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Renal dysplasia is a developmental anomaly of the kidneys meaning the nephrons (urine-forming units) of the kidneys do not mature properly.

All dogs are in fact born with kidneys that are not completely functional. The nephrons mature with age. Puppies do not achieve adult levels of urine concentrating ability until they reach the age of four months or even later. This means a young pup may seem to have a kidney condition, but given time may prove to be completely healthy.

In the case of dogs with renal dysplasia de nephrons do not develop to a mature stage, and thus the kidneys are not capable of filtering the blood from toxins, fluid and electrolyte in a normal fashion. This causes strain on the whole body system and affects many other organs. Some of the nephrons within the kidneys that do not develop into mature units are replaced with fibrous tissue. In some cases this abnormal tissue represents up to 20-50% of the kidney which may be detectable using ultrasound examination. It may then be possible to reveal signs such as scarring, smaller kidneys than what is normal, irregular shape of the kidneys and defects in the collecting ducts in the renal pelvis. Slightly affected dogs are however likely to appear normal upon ultrasound examination.

X-ray examination can be another way of determining the size of the kidneys, which may be of help in making a proper diagnosis. If both kidneys are markedly reduced in size there is reason to believe that the dog does indeed suffers from renal dysplasia. The size of the affected kidneys will range from a reduction of 20 % of normal to very small, shrunken kidneys. A sample of blood may show other indications of renal failure. When the kidneys are not completely functional they can not remove waste products from the blood and these will then begin to build up in the bloodstream. A blood test will show an elevation of these waste products in the case of renal dysplasia.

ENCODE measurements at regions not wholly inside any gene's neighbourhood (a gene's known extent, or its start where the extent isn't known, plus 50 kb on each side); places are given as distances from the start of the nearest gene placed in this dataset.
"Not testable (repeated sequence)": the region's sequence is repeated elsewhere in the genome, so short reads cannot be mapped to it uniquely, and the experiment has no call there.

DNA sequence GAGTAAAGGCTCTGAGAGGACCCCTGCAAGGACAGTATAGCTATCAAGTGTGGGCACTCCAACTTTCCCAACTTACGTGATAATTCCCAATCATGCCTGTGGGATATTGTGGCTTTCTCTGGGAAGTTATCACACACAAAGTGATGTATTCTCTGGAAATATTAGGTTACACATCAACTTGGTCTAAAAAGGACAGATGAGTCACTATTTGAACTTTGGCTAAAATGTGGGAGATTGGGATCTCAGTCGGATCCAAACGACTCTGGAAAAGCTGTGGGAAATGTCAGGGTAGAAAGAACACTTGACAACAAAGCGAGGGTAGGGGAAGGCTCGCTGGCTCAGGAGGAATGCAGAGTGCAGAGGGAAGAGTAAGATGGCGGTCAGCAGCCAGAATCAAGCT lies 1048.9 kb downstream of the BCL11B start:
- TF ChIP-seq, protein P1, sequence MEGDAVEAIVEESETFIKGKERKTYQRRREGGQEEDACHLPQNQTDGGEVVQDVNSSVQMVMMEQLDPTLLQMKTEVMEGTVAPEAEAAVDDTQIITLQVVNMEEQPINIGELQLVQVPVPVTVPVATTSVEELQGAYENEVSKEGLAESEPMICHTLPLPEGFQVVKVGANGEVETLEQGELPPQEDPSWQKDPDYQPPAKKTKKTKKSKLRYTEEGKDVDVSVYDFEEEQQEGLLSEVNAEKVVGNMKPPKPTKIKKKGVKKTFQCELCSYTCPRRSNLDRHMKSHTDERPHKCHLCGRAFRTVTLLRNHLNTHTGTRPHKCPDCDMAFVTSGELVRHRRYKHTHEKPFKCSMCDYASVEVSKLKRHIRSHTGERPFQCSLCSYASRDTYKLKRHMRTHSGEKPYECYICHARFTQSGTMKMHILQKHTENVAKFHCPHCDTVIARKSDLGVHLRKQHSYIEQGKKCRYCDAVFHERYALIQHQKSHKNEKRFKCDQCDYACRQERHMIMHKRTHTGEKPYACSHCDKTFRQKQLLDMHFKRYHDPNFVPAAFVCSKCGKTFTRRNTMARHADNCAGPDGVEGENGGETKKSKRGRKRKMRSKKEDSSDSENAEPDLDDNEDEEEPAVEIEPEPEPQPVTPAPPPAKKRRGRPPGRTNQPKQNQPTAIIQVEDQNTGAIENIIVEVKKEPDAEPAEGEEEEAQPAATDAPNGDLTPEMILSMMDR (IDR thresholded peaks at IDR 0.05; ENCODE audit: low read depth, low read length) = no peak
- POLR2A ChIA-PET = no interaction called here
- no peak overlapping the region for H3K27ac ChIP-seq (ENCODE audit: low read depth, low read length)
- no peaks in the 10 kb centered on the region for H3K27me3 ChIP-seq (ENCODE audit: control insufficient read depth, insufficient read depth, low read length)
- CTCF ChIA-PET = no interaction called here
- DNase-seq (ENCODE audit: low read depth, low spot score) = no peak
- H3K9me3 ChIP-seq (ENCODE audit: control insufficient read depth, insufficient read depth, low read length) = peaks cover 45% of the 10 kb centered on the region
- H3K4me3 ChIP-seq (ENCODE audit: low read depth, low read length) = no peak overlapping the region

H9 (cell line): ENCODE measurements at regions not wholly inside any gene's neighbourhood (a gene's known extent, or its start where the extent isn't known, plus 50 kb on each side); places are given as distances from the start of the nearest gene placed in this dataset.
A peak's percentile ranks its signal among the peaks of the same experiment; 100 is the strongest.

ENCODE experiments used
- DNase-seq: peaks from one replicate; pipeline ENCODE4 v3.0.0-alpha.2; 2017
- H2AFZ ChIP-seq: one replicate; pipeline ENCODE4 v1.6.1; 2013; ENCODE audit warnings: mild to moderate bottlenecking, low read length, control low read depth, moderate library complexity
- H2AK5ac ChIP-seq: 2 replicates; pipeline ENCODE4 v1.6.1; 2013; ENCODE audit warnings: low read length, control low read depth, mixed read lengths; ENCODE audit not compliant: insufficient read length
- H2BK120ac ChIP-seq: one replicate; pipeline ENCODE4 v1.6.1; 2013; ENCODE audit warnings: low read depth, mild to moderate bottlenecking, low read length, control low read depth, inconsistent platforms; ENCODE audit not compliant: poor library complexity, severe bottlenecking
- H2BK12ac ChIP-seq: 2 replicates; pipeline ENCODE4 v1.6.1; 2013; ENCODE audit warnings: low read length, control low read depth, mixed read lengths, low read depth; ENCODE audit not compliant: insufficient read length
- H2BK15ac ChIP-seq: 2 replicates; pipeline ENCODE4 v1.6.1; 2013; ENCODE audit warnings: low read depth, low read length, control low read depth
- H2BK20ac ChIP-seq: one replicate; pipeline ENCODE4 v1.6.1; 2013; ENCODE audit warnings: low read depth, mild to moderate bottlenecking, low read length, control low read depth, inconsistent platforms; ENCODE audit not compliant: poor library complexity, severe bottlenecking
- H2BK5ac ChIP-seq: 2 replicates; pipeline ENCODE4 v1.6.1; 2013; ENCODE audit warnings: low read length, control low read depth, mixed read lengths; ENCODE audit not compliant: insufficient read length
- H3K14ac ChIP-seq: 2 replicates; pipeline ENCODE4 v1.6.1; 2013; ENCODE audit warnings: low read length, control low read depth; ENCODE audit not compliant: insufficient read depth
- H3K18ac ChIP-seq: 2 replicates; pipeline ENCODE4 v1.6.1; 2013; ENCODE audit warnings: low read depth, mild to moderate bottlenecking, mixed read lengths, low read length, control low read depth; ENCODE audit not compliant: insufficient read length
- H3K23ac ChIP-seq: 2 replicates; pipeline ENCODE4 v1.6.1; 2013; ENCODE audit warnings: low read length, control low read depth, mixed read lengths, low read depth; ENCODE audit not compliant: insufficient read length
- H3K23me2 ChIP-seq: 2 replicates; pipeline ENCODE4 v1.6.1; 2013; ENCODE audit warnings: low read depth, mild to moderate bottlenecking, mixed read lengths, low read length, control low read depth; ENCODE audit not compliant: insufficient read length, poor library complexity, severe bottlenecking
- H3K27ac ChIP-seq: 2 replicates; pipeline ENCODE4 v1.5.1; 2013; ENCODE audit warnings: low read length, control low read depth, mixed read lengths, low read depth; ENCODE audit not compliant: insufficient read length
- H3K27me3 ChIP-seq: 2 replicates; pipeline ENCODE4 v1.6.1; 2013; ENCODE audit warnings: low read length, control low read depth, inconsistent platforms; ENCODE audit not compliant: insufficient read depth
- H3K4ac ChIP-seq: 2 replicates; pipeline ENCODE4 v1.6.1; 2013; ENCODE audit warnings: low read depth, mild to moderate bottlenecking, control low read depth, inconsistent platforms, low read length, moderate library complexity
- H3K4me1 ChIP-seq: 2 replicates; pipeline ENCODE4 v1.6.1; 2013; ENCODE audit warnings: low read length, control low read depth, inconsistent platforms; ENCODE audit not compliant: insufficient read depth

Ultrasound and X-ray examination does not provide a definitive diagnosis, nor does blood testing or examination of urine samples. All of these tests might merely present clues to a proper diagnosis if there is suspicion of renal dysplasia in an individual.

Clinical signs that may be seen by owners in affected dogs are excessive thirst and volume of urine, weight loss, lack of vigour, and intermittent loss of appetite. This state may last for months or years. In many cases excessive drinking and urination are the major symptoms. The final stage is termed renal failure or uremia. At this stage vomiting, weakness, dehydration, and severe debilitation are added to the other symptoms. At this point death is the inevitable outcome.

The classical symptoms of affected dogs is unfortunately only seen in severely to moderately affected dogs. Many dogs are only mildly affected, which is why renal dysplasia is a poorly recognized disease. It is possible that only slightly affected individuals will never be detected as being sick at all. They will live a normal life with seemingly normal function of the kidneys passing the condition on to their offspring without anyone ever knowing.

It is not known exactly how renal dysplasia is inherited. In some breeds there seems to be a possible sex predisposition for renal dysplasia. In three breeds a linked DNA marker to a required genetic determinant of juvenile renal dysplasia has been detected. Other than this, not much is known except that it is imperative to keep affected animals out of the breeding programs as far as possible.

The only sure way of diagnosing renal dysplasia, is by making a biopsy of the kidneys. This is normally performed after the dog is dead. Since the disease is probably transmitted in a silent fashion until one dog finally develops a severe state of the condition it is of great importance that an autopsy is performed on dogs that die due to renal failure in order to make a correct diagnosis and make sure this disease is not transmitted any further.

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